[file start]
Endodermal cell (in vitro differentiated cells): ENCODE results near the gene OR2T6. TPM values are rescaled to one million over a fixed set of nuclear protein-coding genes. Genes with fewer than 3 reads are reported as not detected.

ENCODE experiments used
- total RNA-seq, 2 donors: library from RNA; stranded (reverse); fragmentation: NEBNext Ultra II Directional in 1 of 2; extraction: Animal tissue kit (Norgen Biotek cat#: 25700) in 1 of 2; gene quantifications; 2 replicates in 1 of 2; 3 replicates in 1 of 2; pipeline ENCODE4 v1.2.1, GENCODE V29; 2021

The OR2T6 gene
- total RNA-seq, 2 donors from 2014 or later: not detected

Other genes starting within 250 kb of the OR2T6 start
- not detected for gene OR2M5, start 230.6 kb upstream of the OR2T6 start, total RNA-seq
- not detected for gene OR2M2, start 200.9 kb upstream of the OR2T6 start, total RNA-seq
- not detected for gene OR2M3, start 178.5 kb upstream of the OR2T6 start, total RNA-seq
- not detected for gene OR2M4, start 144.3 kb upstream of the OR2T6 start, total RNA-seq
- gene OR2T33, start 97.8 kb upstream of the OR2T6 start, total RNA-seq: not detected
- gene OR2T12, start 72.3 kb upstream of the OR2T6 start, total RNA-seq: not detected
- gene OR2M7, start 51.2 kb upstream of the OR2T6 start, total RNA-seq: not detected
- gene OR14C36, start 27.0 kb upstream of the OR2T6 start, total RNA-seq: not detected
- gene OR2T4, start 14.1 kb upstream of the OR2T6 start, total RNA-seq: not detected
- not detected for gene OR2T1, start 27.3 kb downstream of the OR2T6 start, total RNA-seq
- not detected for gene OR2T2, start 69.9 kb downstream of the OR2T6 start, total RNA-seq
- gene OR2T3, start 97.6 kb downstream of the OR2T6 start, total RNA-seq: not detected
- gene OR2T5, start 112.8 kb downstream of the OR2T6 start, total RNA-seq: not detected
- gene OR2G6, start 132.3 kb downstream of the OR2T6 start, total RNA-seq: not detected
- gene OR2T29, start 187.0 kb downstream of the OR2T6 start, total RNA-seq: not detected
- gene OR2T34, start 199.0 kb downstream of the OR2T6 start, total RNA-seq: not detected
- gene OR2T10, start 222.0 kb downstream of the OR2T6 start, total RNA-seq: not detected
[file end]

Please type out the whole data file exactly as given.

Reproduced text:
Endodermal cell (in vitro differentiated cells): ENCODE results near the gene OR2T6. TPM values are rescaled to one million over a fixed set of nuclear protein-coding genes. Genes with fewer than 3 reads are reported as not detected.

ENCODE experiments used
- total RNA-seq, 2 donors: library from RNA; stranded (reverse); fragmentation: NEBNext Ultra II Directional in 1 of 2; extraction: Animal tissue kit (Norgen Biotek cat#: 25700) in 1 of 2; gene quantifications; 2 replicates in 1 of 2; 3 replicates in 1 of 2; pipeline ENCODE4 v1.2.1, GENCODE V29; 2021

The OR2T6 gene
- total RNA-seq, 2 donors from 2014 or later: not detected

Other genes starting within 250 kb of the OR2T6 start
- not detected for gene OR2M5, start 230.6 kb upstream of the OR2T6 start, total RNA-seq
- not detected for gene OR2M2, start 200.9 kb upstream of the OR2T6 start, total RNA-seq
- not detected for gene OR2M3, start 178.5 kb upstream of the OR2T6 start, total RNA-seq
- not detected for gene OR2M4, start 144.3 kb upstream of the OR2T6 start, total RNA-seq
- gene OR2T33, start 97.8 kb upstream of the OR2T6 start, total RNA-seq: not detected
- gene OR2T12, start 72.3 kb upstream of the OR2T6 start, total RNA-seq: not detected
- gene OR2M7, start 51.2 kb upstream of the OR2T6 start, total RNA-seq: not detected
- gene OR14C36, start 27.0 kb upstream of the OR2T6 start, total RNA-seq: not detected
- gene OR2T4, start 14.1 kb upstream of the OR2T6 start, total RNA-seq: not detected
- not detected for gene OR2T1, start 27.3 kb downstream of the OR2T6 start, total RNA-seq
- not detected for gene OR2T2, start 69.9 kb downstream of the OR2T6 start, total RNA-seq
- gene OR2T3, start 97.6 kb downstream of the OR2T6 start, total RNA-seq: not detected
- gene OR2T5, start 112.8 kb downstream of the OR2T6 start, total RNA-seq: not detected
- gene OR2G6, start 132.3 kb downstream of the OR2T6 start, total RNA-seq: not detected
- gene OR2T29, start 187.0 kb downstream of the OR2T6 start, total RNA-seq: not detected
- gene OR2T34, start 199.0 kb downstream of the OR2T6 start, total RNA-seq: not detected
- gene OR2T10, start 222.0 kb downstream of the OR2T6 start, total RNA-seq: not detected